|Owner(s)||San Francisco Newspaper Company LLC|
|Editor||Marke Bieschke (interim)|
|Headquarters||135 Mississippi St.
San Francisco, California 94107
The San Francisco Bay Guardian (also known as The SF Bay Guardian, Bay Guardian, and the Guardian) is a free alternative newspaper published weekly in San Francisco, California. It was founded in 1966 by Bruce B. Brugmann and his wife, Jean Dibble.
The Bay Guardian is known for reporting, celebrating, and promoting left-wing and progressive issues within San Francisco and (albeit rarely) around the San Francisco Bay Area as a whole. This usually includes muckraking, legislation to control and limit gentrification, and endorsement of political candidates and other laws and policies that fall within its political views. It also has comprehensive movie and music reviews, an annual nude beaches issue, and an annual sex issue. The Bay Guardian is one of several alternative newspapers in the greater San Francisco Bay Area, including the SF Weekly (formerly its major competitor, now under the same ownership), East Bay Express, Metro Silicon Valley, North Bay Bohemian, Marin's Pacific Sun and Berkeley Daily Planet.
The Guardian publishes an annual "Best of The Bay" issue that lists the best restaurants, business, and activities in the Bay Area, based on a readers' poll and staff recommendations. Published annually since 1974, The Guardian claims that its "Best Of" issue was the first annual guide of its kind and was copied by other publications.
The Guardian gives the "Goldie Award" annually for excellence in the arts and similar areas.
In 1971, they published The Ultimate Highrise, on the costs of development to the city. In 1975, they published San Francisco Free & Easy: The Native's Guidebook with a revised edition in 1980, edited by William Ristow.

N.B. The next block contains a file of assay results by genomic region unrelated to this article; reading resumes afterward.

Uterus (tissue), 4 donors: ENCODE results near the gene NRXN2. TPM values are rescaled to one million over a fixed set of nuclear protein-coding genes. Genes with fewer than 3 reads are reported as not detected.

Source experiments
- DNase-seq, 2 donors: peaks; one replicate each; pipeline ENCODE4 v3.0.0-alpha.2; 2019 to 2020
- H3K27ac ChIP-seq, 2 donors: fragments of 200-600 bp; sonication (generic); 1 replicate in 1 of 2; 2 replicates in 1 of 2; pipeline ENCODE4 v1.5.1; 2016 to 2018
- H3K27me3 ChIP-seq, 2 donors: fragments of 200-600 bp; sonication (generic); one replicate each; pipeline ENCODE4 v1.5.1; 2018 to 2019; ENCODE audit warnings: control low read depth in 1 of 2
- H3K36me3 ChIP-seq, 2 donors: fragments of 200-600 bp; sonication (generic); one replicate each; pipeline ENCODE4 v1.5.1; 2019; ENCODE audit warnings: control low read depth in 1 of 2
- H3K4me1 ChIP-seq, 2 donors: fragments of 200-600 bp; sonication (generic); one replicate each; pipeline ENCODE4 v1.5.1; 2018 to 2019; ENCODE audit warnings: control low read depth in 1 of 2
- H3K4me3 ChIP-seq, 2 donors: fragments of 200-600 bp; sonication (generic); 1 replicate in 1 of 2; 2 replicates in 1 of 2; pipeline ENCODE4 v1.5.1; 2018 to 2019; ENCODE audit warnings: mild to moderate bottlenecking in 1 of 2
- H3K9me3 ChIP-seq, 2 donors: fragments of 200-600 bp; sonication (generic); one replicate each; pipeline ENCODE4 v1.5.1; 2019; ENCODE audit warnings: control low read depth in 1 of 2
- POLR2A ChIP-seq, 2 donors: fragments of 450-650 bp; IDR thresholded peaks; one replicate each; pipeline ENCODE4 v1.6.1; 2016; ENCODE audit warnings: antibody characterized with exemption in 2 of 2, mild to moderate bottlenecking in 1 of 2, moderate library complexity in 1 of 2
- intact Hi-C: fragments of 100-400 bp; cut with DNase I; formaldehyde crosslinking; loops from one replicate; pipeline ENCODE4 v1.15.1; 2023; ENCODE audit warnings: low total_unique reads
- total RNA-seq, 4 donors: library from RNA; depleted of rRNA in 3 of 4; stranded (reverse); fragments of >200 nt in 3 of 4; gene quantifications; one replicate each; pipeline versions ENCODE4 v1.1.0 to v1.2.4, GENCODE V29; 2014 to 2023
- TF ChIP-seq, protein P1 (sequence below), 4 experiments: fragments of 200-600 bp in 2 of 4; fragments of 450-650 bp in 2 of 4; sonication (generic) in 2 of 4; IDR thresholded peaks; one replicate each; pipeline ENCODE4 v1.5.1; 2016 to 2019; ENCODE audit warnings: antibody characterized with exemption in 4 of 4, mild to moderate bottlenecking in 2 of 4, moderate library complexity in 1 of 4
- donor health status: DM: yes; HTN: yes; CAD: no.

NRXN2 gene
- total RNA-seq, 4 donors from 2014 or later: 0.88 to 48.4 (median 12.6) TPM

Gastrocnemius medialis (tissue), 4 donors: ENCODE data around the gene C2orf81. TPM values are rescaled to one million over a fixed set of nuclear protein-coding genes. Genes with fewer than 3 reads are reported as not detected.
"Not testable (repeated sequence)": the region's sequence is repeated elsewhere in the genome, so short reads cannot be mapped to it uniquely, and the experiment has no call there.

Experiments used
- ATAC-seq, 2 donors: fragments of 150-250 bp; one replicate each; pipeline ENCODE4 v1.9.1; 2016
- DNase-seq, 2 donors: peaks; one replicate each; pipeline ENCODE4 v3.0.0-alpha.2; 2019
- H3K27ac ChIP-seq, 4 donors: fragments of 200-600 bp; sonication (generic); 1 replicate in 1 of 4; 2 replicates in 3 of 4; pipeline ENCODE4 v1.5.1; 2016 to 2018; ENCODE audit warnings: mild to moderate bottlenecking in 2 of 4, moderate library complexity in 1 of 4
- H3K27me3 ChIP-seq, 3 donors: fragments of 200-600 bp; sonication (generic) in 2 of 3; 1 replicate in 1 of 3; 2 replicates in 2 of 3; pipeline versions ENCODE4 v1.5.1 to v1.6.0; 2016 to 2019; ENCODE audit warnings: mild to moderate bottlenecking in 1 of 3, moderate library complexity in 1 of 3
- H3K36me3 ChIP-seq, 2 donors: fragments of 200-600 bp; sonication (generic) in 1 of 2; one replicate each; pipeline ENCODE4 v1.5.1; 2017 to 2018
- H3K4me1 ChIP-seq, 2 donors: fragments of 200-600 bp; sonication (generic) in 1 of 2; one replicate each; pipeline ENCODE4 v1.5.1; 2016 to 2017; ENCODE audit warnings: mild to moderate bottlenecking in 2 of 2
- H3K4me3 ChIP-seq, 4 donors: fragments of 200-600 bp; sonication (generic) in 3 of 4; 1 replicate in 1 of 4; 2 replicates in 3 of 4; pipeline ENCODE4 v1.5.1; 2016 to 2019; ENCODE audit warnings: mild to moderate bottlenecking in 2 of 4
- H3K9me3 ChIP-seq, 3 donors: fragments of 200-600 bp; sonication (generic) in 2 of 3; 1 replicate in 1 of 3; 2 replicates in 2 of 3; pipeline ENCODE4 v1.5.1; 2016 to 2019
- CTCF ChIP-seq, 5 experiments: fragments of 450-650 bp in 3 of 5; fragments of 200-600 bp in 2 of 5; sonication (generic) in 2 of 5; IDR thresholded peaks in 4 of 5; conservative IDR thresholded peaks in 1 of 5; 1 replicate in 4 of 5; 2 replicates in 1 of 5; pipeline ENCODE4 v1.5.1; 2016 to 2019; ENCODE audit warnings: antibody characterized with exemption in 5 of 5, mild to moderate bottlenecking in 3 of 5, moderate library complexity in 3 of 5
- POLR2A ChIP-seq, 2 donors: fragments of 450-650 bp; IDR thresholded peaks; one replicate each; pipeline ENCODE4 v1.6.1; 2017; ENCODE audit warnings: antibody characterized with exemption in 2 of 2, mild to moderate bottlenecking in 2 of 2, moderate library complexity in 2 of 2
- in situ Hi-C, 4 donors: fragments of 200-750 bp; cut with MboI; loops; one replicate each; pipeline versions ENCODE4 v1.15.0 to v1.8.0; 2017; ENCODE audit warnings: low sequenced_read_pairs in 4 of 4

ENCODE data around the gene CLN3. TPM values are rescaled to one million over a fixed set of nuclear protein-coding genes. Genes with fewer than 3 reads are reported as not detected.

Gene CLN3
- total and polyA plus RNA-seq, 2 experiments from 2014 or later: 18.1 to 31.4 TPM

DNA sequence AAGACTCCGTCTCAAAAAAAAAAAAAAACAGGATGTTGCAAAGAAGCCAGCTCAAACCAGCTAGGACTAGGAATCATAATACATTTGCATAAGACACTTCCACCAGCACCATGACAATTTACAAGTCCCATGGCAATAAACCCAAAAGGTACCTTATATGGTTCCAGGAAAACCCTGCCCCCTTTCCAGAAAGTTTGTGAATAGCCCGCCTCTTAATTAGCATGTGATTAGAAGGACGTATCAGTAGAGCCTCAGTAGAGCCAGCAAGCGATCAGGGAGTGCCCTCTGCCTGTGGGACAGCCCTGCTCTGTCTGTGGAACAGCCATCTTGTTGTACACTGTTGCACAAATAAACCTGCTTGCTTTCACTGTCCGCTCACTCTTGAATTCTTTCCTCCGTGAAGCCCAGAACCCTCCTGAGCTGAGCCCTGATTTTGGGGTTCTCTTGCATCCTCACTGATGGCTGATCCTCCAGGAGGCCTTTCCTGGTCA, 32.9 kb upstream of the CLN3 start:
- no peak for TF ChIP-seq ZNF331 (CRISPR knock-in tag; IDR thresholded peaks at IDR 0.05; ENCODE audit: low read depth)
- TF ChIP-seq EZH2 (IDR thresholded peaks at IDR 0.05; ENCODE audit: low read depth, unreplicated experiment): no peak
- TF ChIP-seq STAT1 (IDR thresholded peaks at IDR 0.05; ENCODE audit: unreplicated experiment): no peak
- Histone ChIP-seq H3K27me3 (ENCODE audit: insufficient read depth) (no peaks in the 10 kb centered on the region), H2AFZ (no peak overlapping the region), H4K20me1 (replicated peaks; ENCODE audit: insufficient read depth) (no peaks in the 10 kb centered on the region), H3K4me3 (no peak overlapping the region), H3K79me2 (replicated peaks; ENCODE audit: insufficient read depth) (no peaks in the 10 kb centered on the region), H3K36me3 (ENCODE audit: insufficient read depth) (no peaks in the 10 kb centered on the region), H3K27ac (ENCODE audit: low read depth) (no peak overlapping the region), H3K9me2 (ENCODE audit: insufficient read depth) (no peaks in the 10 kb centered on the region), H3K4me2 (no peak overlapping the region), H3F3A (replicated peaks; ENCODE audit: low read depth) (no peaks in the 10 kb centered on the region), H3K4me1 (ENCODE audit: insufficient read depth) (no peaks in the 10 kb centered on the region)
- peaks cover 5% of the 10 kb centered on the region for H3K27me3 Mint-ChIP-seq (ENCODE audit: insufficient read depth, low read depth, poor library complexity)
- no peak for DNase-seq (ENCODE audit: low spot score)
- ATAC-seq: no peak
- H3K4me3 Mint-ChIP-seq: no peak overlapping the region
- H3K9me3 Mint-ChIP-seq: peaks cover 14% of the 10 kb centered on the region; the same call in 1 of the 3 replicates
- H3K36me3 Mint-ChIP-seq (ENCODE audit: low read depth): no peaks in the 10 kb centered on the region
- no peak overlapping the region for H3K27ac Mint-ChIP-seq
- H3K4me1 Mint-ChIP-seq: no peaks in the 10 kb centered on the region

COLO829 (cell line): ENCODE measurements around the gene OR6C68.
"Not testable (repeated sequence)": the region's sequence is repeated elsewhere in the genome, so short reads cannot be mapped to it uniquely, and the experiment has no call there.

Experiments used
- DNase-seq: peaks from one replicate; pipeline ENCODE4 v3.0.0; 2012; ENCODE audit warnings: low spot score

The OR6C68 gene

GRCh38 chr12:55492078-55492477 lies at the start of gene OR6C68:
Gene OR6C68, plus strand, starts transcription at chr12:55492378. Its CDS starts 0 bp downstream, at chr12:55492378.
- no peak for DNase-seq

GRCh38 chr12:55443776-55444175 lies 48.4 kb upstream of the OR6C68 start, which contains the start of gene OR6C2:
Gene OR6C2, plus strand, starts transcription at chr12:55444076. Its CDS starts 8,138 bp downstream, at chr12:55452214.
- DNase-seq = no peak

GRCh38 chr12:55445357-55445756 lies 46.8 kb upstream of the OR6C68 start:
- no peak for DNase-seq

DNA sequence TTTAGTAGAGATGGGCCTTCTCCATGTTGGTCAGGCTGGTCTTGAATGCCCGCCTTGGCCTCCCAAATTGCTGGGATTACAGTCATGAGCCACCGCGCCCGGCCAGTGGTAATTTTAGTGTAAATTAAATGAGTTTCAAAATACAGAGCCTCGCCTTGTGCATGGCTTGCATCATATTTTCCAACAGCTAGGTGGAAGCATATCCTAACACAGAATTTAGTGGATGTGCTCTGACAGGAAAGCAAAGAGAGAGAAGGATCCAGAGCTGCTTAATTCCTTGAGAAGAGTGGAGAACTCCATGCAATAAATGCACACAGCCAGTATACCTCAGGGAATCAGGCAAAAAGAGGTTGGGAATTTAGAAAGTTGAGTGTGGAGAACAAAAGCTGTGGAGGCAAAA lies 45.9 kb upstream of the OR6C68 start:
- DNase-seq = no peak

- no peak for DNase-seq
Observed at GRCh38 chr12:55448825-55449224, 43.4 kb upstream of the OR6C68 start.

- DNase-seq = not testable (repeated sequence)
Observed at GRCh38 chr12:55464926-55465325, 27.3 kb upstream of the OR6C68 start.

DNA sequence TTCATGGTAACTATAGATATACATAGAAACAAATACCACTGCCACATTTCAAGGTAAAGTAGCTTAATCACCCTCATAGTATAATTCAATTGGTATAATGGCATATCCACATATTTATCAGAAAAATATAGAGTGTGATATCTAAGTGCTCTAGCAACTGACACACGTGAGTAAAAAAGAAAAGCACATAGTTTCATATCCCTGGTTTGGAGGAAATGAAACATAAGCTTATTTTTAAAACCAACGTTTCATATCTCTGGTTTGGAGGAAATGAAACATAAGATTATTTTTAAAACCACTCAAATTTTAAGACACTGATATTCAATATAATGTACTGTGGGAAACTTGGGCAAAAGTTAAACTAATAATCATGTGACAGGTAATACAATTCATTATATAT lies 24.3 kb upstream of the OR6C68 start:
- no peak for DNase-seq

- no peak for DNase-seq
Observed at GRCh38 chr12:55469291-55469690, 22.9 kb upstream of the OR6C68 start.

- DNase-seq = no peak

The Guardian put down an attempt by its employees to unionize in the 1970s. In 1975, Guardian staffers, with the aid of Newspaper Guild Local 52 and International Typographical Union Local 21, signed union cards to seek higher wages and benefits. The paper had previously won a legal settlement and moved to a new building. Nevertheless, publisher Bruce Brugmann claimed there were not enough funds to increase pay or benefits. The day after Thanksgiving, he fired five senior staffers who had helped organize the union effort. Newspaper staffers voted to join the Newspaper Guild and, on June 15, 1976, they called a strike to force Brugmann to offer a labor contract. Brugmann retained a few management staff and hired scab replacements. In August, César Chávez offered to mediate the strike, but Brugmann refused. Finally, in 1977, another election was called, but this time votes by replacement workers carried the day and the new staff voted not to join a union.
In March, 2008 The Guardian won a predatory pricing lawsuit against its local rival, the SF Weekly, based on allegations the Weekly undercut The Guardian by selling display advertisements below cost while supporting itself on cash infusions from its parent, Village Voice Media, in an effort to force the Guardian into bankruptcy. In May, 2008 the judge in the case awarded punitive damages, raising the jury's $6.3 million award to $15.9 million, and issuing an injunction prohibiting the SF Weekly from selling advertisements below cost.
On April 19, 2012, the East Bay Express reported that the Canadian owners of the San Francisco Examiner were in negotiations with the Bay Guardian to buy the newspaper. These rumors were denied by its executive editor Tim Redmond.
In mid-June 2013, the San Francisco Business Times and other publications reported that Tim Redmond had "been ousted" as publisher and editor. The Bay Guardian issued a statement quoting new publisher Stephen Buel as saying, "The Guardian has been losing money, and we were forced to contemplate some editorial layoffs. Tim decided to resign rather than follow through with what we were discussing." However, Redmond denied resigning.